Cyberbullying and inadequate sleep explained these associations in girls, and to a lesser degree in boys.
Studies of the effects of social media use on teens' mental health have shown mixed results, and most have not followed teens over time. These researchers analyzed data from a longitudinal study in England that followed 12,866 teens from age 13 to 16 years with a series of surveys on social media use and psychological well-being.
“Very frequent” social media use (>3 times per day) was common and increased from age 13 to 16 (from 34% to 62% in boys, and 51% to 75% in girls). Compared with teens who used social media <1 time per week, girls with very frequent social media use were 31% more likely to have psychological distress at age 14 to 15 and boys were 67% more likely. Girls with persistently high social media use had lower well-being, life satisfaction, and happiness, and more anxiety. In girls, cyberbullying, poor sleep quality, and low physical activity accounted for most of the association between social media use and psychological distress and well-being, whereas in boys these factors accounted for only a small amount.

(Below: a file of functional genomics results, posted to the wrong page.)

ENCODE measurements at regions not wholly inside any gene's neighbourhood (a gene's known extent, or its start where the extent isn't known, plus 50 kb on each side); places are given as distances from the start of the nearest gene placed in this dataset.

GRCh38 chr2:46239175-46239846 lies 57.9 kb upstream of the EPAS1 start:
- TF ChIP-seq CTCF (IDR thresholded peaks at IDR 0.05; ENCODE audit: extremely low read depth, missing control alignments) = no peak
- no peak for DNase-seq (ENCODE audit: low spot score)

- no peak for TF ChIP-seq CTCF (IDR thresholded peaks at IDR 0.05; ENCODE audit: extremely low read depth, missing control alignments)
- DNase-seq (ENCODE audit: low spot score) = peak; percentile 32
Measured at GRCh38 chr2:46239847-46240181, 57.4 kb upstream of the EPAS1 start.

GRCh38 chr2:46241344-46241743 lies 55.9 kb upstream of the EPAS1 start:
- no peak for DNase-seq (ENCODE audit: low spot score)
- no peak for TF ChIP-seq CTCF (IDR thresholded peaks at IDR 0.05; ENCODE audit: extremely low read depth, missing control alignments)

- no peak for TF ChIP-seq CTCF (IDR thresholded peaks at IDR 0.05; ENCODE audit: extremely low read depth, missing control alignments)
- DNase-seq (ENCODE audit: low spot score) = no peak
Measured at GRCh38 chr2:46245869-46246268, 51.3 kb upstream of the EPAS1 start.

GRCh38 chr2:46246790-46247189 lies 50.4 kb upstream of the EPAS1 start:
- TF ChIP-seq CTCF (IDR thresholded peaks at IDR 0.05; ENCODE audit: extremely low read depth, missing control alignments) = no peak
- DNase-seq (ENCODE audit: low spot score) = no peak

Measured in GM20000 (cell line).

This study provides solid evidence of a link between frequent social media use and worse psychological health in teens. Social media use should be discussed at tween and teen well visits, to encourage strategies such as keeping devices out of bedrooms, using “nightshift” or “do not disturb” settings, or turning off Wi-Fi at night. Cyberbullying can be addressed through school curricula (parents can ask schools to use a new digital citizenship curriculum https://www.commonsense.org/education/digital-citizenship) and by parent–teen conversations about upsetting content children may see online. Finally, activities such as face-to-face time with friends, sports, or clubs might help avoid boredom-induced social media checking.
Viner RM et al. Roles of cyberbullying, sleep, and physical activity in mediating the effects of social media use on mental health and wellbeing among young people in England: A secondary analysis of longitudinal data. Lancet Child Adolesc Health 2019 Aug 13; [e-pub]. (https://doi.org/10.1016/S2352-4642(19)30186-5)